Our intervention design has provided preliminary data to suggest good uptake and retention to a supervised exercise programme embedded into prostate cancer care. Similar, findings have been demonstrated when supervised exercise is delivered in the community to breast cancer survivors32. However, other community-based exercise programmes, such as cardiac rehabilitation, have experienced poor uptake33, retention34 and adherence33 with only half of patients being recommended exercise by their clinical team. The STAMINA intervention sought to address limitations observed in cardiac rehabilitation by providing skill-based professional training to recommend and refer men on ADT for exercise. For example, we identified and addressed HCP barriers6 related to endorsing exercise and providing behavioural support to men on ADT. Subsequently, HCPs believed the intervention was likely to be effective and high levels of recruitment and retention were reported. For instance, all eligible participants completed the full intervention where possible, with the exception of one participant who discontinued due to side effects of radiotherapy, and this was very early on, i.e., after one session.

The exercise prescription was considered acceptable in a community-gym environment by men on ADT, with twice weekly supervision deemed the optimal frequency of exercise training. Adherence to the exercise prescription was high, with most men achieving the prescribed exercise dose (intensity and volume) and attending most scheduled sessions. Some participants were allocated a tailored run-in period, demonstrating community-based ETs skills to deliver a bespoke, safe and effective exercise programme based on an individual’s capability, opportunity and motivation24. Similar results were previously reported in two RCTs delivering combined aerobic and resistance training with8 or without11 dietary advice to men on ADT for prostate cancer. The high levels of adherence to, and acceptability of, the present intervention suggest no alterations to the exercise prescription are required ahead of the planned definitive RCT. Furthermore, results from the submaximal exercise test imply that the exercise prescription had a positive impact on physical fitness and endurance which may reduce the decline in physical function observed with ADT35 in line with what has previously been reported in systematic reviews15.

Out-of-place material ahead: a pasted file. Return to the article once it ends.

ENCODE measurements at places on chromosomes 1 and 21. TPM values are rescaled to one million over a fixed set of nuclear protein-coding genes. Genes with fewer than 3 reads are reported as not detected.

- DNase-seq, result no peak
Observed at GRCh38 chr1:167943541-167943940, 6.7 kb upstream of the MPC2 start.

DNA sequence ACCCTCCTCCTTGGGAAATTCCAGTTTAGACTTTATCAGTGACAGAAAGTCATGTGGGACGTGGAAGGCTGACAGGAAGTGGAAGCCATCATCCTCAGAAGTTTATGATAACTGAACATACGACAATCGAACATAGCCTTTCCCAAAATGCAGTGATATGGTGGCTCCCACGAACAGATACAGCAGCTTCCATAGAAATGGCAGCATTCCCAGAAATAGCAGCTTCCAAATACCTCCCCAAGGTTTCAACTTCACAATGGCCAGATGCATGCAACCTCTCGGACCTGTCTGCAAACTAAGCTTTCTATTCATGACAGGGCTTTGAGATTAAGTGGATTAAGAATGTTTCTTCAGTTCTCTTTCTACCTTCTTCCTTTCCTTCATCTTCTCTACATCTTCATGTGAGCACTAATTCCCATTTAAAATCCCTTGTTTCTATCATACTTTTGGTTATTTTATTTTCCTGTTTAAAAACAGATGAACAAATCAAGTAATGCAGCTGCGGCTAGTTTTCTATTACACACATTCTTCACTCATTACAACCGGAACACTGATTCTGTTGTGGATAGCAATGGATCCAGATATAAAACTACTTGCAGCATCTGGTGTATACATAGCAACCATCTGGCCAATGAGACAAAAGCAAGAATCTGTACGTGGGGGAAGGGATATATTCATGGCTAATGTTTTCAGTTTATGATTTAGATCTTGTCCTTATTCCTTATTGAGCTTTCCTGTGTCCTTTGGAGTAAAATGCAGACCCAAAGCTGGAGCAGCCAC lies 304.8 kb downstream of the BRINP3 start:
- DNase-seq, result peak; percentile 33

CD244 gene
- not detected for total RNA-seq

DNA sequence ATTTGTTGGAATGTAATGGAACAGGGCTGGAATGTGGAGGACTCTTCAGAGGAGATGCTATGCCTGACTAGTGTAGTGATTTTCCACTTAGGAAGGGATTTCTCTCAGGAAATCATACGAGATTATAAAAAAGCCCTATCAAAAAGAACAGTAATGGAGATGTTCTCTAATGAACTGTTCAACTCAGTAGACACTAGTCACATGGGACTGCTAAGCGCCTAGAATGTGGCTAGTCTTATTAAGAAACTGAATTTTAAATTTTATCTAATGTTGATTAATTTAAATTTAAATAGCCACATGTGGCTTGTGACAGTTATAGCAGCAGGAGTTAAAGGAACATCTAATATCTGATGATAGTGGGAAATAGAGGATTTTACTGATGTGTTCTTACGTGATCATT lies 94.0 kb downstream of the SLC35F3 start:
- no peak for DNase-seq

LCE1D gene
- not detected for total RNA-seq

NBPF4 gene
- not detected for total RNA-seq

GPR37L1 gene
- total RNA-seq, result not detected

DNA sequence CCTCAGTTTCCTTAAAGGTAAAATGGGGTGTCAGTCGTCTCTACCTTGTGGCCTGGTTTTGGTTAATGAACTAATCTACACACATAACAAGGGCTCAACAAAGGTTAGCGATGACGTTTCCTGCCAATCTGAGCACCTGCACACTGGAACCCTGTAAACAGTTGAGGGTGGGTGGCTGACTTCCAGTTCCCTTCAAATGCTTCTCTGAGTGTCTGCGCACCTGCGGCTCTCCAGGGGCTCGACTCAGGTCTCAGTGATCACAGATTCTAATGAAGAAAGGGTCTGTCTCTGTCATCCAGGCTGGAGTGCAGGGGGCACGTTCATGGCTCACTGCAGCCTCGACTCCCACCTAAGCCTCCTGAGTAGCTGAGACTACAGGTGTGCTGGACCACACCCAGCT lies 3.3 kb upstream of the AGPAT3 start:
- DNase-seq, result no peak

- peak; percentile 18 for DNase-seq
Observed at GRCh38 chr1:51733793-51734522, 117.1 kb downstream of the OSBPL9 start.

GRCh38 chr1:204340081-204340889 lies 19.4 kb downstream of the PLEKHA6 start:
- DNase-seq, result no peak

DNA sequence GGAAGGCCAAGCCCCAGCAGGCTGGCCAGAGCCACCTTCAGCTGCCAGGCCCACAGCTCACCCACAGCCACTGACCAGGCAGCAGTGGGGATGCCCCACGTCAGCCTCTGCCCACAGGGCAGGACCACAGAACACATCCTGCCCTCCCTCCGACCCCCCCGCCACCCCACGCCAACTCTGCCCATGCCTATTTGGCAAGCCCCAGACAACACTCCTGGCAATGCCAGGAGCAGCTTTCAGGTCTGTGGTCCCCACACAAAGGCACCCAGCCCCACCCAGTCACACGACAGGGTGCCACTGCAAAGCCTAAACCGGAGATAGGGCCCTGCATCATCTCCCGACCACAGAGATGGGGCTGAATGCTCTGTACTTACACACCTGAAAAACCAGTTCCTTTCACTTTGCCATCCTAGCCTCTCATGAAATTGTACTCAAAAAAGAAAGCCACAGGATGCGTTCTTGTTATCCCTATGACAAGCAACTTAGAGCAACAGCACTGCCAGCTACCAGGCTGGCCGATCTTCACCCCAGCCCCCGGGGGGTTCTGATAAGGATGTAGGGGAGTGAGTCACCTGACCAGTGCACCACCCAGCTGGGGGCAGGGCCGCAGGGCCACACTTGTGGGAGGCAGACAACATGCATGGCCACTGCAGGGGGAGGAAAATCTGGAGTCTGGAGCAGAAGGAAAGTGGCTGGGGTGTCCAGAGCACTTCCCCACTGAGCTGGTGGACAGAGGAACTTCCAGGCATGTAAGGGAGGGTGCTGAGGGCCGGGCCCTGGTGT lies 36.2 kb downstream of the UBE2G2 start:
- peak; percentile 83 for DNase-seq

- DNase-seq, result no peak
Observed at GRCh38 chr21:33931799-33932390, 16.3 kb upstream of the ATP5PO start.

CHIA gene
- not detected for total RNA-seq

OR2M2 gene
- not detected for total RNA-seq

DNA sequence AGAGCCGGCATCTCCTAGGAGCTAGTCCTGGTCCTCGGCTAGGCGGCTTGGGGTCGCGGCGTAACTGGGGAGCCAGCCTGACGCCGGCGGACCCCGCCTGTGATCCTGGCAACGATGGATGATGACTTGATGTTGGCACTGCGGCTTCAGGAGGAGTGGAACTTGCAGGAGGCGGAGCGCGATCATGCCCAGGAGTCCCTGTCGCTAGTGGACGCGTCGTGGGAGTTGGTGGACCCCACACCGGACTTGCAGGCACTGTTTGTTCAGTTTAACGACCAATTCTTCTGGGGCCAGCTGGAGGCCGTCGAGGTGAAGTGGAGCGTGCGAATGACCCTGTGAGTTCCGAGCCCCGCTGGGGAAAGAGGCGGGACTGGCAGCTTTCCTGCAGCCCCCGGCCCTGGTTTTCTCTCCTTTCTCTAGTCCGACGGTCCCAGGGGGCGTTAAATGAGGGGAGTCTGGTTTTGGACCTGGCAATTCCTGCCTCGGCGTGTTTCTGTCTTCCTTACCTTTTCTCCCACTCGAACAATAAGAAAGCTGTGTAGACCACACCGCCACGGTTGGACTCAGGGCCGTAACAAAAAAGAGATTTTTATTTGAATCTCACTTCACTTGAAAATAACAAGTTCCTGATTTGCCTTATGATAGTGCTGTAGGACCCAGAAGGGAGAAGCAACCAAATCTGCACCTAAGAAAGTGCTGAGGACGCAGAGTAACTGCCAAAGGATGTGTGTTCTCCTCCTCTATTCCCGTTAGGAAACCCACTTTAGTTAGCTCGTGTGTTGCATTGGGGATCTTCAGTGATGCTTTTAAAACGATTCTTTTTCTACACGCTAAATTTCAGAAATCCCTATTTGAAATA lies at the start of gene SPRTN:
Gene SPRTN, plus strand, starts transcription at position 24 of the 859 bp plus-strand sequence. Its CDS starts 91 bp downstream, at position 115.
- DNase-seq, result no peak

Overall, the intervention content was delivered with moderate to high fidelity, i.e., HCPs and ETs demonstrated good application and delivery of the skills learnt in training into real-life context. This in turn may facilitate the implementation of our behaviour change intervention into clinical practice36 and provide confidence that changes in study outcomes will likely be due to the intervention and not variability in implementation37. However, as demonstrated previously38 we identified an inherent limitation in the data capture technique and subsequent analysis. For example, acceptability of the measurement approach (particularly in HCPs) was poor, with audio recordings acting as a barrier to intervention delivery, indicating a clear division between research and practise, as previously reported39. Therefore, fidelity of the intervention and acceptability of the research tool may be improved by designing an additional/ alternative measure that considers both psychometric (i.e. validity and reliability) and implementation qualities (i.e. acceptability and user-friendliness)40, or assessing fidelity post training using role model scenarios.